INTERVIEW WITH ISRAELI FOREIGN MINISTER SHIMON PERES
CNN ‘LATE EDITION’

SUNDAY, JANUARY 16, 1994

MR. RANDALL: I know you’ll be briefed sometime later by U.S. officials on the Assad-Clinton meeting in Geneva, but let’s talk about what we have heard so far. Mr. Clinton told a news conference today he had gotten from Hafez el-Assad a clear, forthright, very important commitment toward normal, peaceful relations with Israel. Mr. Assad used the same words. Are you reassured by this?

FOR. MIN. PERES: Well, I would say that the general air is promising, but its specifics are not clear. When you say normal and peaceful relations, we still don’t know what is behind it. Does this include diplomatic relations, open borders, trade relations? We would like very much to know what does President Assad mean by this definition.

MR. RANDALL: Mr. Clinton was asked at that news conference, by the way, about just that subject. He was asked if President Assad meant open borders, trade, embassies. And Mr. Clinton said the short answer is yes. If that is the case, is that the kind of breakthrough Israel has been calling for?

FOR. MIN. PERES: Well, the short answer, yes, is promising, but still not specific. And I think the president says that the two countries, the two parties, will have to make a supreme effort and very difficult decisions in order to arrive at that point. Again, I welcome the effort by President Clinton to open the road to peace between Syria and ourselves. Clearly we would like to have peace with Syria. But then it must be clear and loud and specific, both on the issue of peace and security arrangements between the Syrians and ourselves. So we are waiting anxiously to see the translation of these general expressions of goodwill into a more specific commitment which is so essential to make the relations a real one and a promising one.

MR. RANDALL: Mr. Peres, if it turns out that the Syrians do, in fact, adopt Israel’s idea for normal, peaceful relations, what then is Israel willing to do as far as a withdrawal of the Golan Heights? Do you leave entirely?

FOR. MIN. PERES: Well, then we have to go to the second issue, which is security. You know, the reason for us being on the Golan Heights is neither religious nor historic, but really strategic. We are there because we were attacked three times from the Golan Heights, and we want to be sure that it will not repeat itself for a fourth time. So we have to go into the security arrangements. I mean, for us it’s a matter of death and life, if you want, of security. And if we can reach an agreement on those two issues, peace and security, I believe Israel will be very much forthcoming on the issue of withdrawal.

MR. RANDALL: Is this the kind of a situation where Israel will send its negotiators to Washington for a new round of talks with the Syrians beginning the week of the 24th, I believe and simply say, ‘Okay, spell out what you mean’ ?

FOR. MIN. PERES: The answer is yes. We shall send our negotiator to Washington the 24th of this month. So again I believe that even the way of negotiating should be broadened and more varied. It must comprise different levels. It must include open negotiations and informal negotiations because, as we know from experience, to negotiate is quite a demanding occasion. We are ready. We welcome this occasion by the end of the month. But again, we would like to broaden it and to make it clearer and more promising.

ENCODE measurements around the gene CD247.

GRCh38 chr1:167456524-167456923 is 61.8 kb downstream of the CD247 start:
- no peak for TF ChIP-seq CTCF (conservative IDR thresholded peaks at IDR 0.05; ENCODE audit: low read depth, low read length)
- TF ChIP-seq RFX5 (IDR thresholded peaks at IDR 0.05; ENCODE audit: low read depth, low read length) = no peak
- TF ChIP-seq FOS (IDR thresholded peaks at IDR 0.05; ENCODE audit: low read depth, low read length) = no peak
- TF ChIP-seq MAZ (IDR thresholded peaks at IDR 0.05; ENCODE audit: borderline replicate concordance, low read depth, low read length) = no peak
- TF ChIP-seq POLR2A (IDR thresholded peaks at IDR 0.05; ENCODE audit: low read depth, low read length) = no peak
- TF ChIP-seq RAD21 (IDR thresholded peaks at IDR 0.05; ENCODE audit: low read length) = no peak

MR. RANDALL: Mr. Foreign Minister, more than a month has passed before the original deadline for the beginning of the withdrawal of Israeli troops from Gaza and Jericho. Are you and the PLO any closer to an agreement on that withdrawal at this point?

FOR. MIN. PERES: We have overcome many hurdles and many difficulties. But since we are doing something which is unprecedented and unpaved, we are encountering from time to time new problems and new questions. And every time we have to make a new and supreme effort to handle some very complicated issues. Right now we are facing one or two issues like it, and I do hope very much that we shall be able to negotiate them, overcome them, and to continue the road to peace. What I am sure is that neither of the two parties, nor the Palestinians nor us, do have a better alternative or do have an alternative at all. We have to go ahead. We have to implement what was basically agreed on September the 13th on the lawn of the White House.

MR. RANDALL: Are you still convinced that you are dealing with a negotiator who is dealing in good faith in Yasser Arafat?

FOR. MIN. PERES: You know, we do not negotiate we do not select the other party, as they do not select us. We have to negotiate with the people who represent the Palestinians, and we still believe that the PLO do represent the Palestinians and Mr. Arafat

MR. RANDALL: But do you still have faith in Mr. Arafat, Mr. Foreign Minister?

FOR. MIN. PERES: We are negotiating and we know that he is the party that we have to negotiate with.

MR. RANDALL: Let me end this where we began, Mr. Foreign Minister. President Assad today in Geneva called on the leaders of Israel to show what he called sufficient courage. Is this could this be a watershed in the relationship between Israel and Syria? Could this be a moment to be seized?

FOR. MIN. PERES: That’s my hope. It’s not yet his promise. I do believe that, again, Syria must make peace with Israel as Israel must make peace with Syria. There is no escape and there is no real alternative. I think the tasks of the leaders of the two countries is to shorten the period of time between the present moment to the time that we shall offer peace to our people; the sooner, the better. I do believe that President Assad made a strategic decision in favor of peace. Whether he drew all the conclusions which are necessary in order to implement the peace remains to be seen.